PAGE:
If you care about the Republican Party's plans to modernize, then you should know that there have been some positive developments on that front online. There is a growing community of "reform conservatives," and they are broadly unified by two big ideas: a willingness to recognize that the economic problems America faces are different from the problems President Reagan faced, and the understanding that the task most appropriate for the Republican Party to tackle is the economic health of America's middle class.
Many journalists and policy experts have done a lot of good work writing about these issues. Two of the the most significant posts have come from New York Times columnist Ross Douthat and Forbes contributor Pascal-Emmanuel Gobry. They have each written posts which lay out what the policy agenda for reform conservatives could be.
Here is a short summary of the policy planks of reform conservatism as described by Douthat:
- Tax reform for working families, with a generous child tax credit and a reduced payroll tax.
- Modifying Obamacare with a preference for universal catastrophic health insurance.
- Medicare reform to ensure long-term sustainability through premium support.
- Immigration reform that is centered around high-skilled immigration, with fuller adoption of E-Verify.
- Making the Federal Reserve's mandate not be about unemployment or inflation, but instead be about consistent nominal growth of gross domestic product.
- Attacking the power of entrenched interests in areas as diverse as banking to copyright law.
It is a very positive development to be able to lay out a coherent policy agenda like this. More can and should be added to this foundation (and some planks of the foundation may be harder to implement than others), but this is still a good accomplishment.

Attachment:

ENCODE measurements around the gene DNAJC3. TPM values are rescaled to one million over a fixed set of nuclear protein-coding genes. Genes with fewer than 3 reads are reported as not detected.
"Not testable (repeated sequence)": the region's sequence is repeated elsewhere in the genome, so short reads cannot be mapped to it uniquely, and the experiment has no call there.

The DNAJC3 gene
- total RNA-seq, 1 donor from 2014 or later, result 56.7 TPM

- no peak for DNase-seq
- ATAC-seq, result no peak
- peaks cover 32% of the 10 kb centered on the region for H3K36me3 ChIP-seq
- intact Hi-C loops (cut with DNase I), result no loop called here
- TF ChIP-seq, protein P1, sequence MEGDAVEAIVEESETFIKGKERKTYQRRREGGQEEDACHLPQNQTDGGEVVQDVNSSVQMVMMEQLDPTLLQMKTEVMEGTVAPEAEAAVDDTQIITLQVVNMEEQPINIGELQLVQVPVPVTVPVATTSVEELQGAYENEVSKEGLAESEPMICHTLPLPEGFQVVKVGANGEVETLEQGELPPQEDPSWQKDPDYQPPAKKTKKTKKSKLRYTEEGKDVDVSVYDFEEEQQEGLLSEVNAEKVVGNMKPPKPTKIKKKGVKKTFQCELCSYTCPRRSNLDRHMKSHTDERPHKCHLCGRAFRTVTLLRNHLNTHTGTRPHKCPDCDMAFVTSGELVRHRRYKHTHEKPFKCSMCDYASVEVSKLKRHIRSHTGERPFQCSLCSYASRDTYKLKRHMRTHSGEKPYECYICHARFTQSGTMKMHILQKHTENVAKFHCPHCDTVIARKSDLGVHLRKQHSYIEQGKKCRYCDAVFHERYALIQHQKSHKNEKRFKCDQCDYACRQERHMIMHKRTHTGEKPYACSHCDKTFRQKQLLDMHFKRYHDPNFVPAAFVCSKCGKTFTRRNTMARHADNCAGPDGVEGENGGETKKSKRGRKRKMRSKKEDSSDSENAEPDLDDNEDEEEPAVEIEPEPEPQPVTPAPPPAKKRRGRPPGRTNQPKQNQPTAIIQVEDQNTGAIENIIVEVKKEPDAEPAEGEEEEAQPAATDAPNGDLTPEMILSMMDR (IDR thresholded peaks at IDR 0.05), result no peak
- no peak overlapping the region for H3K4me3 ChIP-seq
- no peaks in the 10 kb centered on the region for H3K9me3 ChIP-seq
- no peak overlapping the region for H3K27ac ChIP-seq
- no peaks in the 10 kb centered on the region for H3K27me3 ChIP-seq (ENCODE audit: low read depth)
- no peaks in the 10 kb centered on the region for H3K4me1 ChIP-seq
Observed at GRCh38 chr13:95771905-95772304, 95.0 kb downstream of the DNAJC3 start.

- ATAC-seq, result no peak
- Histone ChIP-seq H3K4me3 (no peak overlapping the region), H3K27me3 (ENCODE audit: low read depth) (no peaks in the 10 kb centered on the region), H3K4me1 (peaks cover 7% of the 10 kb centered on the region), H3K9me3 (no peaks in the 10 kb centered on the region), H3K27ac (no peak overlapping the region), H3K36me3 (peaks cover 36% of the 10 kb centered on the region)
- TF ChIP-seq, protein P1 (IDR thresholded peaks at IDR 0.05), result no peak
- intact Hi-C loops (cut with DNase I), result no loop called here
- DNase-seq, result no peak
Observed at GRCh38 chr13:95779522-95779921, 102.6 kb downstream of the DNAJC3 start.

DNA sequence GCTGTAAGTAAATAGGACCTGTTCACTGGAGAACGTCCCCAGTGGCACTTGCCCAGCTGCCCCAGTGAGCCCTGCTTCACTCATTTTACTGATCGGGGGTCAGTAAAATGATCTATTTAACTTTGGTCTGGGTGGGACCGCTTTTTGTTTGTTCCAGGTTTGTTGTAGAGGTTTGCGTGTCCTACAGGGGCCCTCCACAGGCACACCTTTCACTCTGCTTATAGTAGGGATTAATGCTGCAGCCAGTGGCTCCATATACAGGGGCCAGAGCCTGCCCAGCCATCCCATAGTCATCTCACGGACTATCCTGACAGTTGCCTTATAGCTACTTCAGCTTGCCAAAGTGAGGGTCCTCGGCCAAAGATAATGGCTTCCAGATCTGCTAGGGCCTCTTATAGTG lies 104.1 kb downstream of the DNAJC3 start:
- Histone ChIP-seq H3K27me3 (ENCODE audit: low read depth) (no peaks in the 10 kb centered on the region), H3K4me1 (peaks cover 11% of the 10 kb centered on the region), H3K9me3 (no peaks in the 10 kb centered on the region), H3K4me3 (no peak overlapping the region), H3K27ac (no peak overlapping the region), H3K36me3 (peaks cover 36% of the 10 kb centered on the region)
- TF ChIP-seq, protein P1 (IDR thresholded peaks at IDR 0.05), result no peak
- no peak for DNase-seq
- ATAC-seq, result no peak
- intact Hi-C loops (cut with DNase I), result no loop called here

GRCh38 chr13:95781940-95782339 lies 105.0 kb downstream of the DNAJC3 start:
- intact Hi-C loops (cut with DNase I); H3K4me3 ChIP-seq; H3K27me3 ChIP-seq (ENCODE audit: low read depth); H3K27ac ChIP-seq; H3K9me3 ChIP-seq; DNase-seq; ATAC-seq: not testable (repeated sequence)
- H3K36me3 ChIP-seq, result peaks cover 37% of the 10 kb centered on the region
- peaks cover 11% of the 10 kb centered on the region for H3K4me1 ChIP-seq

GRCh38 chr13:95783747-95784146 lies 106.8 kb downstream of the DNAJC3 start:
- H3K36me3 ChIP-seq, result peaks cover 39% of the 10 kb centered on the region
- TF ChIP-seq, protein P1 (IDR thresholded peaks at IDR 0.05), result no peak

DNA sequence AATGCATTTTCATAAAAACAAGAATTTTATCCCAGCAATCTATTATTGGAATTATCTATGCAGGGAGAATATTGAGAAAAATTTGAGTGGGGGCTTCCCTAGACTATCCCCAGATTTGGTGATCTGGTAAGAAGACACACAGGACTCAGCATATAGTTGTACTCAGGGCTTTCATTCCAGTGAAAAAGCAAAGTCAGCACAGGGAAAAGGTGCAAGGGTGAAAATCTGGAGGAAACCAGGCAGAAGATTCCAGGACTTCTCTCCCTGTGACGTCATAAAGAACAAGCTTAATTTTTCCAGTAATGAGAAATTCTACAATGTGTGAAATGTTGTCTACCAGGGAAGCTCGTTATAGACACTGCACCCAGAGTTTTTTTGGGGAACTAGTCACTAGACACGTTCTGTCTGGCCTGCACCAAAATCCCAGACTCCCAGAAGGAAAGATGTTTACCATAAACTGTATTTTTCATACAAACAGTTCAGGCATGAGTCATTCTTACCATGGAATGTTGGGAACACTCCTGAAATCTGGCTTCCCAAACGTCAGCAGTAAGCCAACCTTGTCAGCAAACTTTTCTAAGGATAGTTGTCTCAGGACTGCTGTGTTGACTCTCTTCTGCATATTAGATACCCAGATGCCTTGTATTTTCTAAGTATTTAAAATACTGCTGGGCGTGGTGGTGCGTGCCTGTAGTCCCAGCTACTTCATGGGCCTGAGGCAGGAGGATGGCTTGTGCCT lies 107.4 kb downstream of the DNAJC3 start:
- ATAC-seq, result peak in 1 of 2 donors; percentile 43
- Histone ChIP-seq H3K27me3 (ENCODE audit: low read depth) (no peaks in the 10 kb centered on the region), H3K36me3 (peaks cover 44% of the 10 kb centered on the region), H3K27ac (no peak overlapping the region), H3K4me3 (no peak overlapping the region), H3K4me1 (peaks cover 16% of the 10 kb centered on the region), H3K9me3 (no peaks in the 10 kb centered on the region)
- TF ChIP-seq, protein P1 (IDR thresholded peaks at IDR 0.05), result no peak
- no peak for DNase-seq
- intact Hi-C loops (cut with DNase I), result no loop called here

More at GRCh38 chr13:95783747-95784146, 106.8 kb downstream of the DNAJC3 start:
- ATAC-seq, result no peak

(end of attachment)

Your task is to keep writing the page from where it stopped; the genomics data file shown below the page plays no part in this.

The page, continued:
In the interest of providing support for this project, I will be writing about additional planks for reform conservatives to consider adding to their manifesto. This week I will discuss the importance of tackling unemployment.
It is good that reform conservatives are focused on the difficulties that the middle class faces in America. Unfortunately, while their solutions deal tangentially with reducing unemployment, they don't name and identify the problem explicitly.
The dangers of protracted high unemployment in the short term should alarm conservatives just as much as the decline in middle-class wages over the past few decades. Protracted unemployment reduces the ability for workers to gain skills and experience, which in turn increases the likelihood that government dependence may be necessary in the future.
This isn't an abstract concern. We already are seeing more Americans use disability benefits simply because it is harder for workers with physical disabilities to find jobs that they can do in an environment of high unemployment. There is also a growing concern among economists that the long-term unemployed are simply dropping out of the labor market. (And growing evidence that it is very hard for the long-term unemployed to return to the job market.)
Conservatives should also remind themselves that they are supposed to be on guard for forces that can create social instability, and protracted high unemployment is a prime candidate for that. (It is already causing instability in Europe.)
It is appropriate for reform conservatives to make reducing unemployment a goal. Many of the ways to do this would neatly line up with many reformist policies already. Complete payroll tax relief would be a massive supply-side stimulus for the economy. The American Enterprise Institute has suggested in the past that work-share programs could also be supported. It is also not inconceivable that there could be a role for infrastructure projects as well.
The biggest benefit of this would be to give conservatives a focus that is appropriate for the immediate term. Deficit reduction and entitlement reform are serious problems, but those problems lack the immediacy of action that is required of unemployment. That would be a real reform in conservative and Republican priorities, but arguably a change closer to what is needed for the economy.
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